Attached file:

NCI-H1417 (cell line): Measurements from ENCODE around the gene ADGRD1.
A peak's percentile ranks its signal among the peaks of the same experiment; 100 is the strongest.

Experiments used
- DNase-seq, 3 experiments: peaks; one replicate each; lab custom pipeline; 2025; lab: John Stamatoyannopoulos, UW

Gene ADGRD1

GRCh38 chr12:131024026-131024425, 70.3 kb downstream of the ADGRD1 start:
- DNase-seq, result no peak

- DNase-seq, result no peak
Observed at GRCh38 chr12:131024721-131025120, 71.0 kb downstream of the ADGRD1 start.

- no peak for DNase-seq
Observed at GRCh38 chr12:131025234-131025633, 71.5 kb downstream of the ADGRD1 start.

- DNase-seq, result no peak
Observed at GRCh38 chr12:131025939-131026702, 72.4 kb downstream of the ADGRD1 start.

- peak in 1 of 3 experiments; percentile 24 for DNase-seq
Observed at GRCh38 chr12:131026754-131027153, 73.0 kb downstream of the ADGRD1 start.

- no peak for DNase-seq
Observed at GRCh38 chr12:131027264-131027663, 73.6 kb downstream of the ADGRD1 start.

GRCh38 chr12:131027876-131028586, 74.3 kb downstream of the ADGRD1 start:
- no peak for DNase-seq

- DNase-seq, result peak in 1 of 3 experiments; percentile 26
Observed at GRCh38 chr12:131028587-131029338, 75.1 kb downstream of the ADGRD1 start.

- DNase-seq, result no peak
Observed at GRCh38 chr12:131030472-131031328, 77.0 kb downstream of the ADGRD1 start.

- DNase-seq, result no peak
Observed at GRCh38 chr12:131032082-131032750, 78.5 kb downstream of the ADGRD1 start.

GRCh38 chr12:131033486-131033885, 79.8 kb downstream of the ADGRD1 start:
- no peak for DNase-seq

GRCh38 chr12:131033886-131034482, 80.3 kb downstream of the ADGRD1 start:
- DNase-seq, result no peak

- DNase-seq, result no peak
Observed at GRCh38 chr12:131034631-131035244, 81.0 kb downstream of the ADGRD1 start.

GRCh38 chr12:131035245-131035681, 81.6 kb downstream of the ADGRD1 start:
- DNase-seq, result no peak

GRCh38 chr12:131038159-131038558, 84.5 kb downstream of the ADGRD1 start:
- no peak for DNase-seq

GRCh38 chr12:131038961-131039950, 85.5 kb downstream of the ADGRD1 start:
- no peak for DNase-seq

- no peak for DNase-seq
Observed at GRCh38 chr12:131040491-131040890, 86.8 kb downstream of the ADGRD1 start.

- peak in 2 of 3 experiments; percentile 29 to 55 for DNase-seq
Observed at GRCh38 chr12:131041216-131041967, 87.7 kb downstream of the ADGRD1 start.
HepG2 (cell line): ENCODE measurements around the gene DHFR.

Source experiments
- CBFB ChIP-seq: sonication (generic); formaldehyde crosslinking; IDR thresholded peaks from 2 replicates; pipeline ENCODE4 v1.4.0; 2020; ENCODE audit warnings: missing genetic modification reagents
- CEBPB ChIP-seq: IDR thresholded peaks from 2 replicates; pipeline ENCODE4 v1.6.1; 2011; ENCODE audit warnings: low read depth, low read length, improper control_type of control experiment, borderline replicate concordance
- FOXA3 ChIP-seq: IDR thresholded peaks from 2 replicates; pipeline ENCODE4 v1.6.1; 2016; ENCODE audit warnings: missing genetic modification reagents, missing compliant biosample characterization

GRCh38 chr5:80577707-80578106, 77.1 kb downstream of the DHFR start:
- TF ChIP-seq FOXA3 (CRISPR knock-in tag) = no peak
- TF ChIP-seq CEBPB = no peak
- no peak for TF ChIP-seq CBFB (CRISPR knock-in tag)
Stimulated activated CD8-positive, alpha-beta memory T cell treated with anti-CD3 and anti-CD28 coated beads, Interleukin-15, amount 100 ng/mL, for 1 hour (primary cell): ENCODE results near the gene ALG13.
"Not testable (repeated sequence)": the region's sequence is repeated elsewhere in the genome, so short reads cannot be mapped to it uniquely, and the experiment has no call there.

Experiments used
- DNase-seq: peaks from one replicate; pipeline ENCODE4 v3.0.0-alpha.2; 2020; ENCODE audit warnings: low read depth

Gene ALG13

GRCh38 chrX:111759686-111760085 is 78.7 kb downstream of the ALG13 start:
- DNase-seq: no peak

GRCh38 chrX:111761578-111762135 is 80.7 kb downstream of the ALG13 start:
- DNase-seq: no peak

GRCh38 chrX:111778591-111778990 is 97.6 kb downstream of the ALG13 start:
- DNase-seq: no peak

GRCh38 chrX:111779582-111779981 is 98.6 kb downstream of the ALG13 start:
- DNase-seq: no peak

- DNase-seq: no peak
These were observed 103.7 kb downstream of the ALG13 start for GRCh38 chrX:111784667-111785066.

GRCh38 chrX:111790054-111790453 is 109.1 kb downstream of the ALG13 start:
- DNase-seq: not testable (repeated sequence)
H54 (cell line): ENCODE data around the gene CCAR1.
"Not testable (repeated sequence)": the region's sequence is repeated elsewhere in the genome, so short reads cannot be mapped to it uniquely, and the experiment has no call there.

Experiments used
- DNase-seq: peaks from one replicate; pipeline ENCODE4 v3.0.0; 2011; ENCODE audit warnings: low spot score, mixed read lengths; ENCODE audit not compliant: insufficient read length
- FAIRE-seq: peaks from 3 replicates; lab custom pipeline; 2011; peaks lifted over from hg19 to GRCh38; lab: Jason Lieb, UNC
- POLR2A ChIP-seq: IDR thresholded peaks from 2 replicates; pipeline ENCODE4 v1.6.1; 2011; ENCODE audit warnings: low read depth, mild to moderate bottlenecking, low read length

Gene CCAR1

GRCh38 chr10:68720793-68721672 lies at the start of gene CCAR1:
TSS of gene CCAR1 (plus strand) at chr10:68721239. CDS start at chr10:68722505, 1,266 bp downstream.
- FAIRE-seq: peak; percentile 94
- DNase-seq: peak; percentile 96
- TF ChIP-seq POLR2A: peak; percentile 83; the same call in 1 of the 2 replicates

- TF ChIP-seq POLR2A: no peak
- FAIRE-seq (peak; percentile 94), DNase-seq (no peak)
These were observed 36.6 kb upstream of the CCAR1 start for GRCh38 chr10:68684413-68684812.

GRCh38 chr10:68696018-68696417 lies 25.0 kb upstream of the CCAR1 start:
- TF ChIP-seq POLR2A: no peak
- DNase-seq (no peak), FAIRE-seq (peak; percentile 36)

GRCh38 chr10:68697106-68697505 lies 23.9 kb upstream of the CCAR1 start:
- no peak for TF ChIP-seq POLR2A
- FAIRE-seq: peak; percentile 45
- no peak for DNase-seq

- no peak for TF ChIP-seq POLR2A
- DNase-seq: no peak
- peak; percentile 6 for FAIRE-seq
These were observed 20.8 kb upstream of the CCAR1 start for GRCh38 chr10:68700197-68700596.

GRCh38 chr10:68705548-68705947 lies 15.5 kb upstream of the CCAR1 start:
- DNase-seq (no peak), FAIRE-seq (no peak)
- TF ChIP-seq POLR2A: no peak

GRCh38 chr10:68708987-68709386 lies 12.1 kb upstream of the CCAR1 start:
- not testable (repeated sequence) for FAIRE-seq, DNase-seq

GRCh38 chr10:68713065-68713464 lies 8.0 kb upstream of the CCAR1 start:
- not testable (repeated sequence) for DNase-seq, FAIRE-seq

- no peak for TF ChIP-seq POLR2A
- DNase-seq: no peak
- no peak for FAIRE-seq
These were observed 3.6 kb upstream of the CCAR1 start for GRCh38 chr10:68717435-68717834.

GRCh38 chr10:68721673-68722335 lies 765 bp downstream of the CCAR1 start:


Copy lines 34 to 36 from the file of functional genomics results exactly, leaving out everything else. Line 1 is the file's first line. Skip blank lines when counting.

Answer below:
GRCh38 chr12:131038159-131038558, 84.5 kb downstream of the ADGRD1 start:
- no peak for DNase-seq

GRCh38 chr12:131038961-131039950, 85.5 kb downstream of the ADGRD1 start: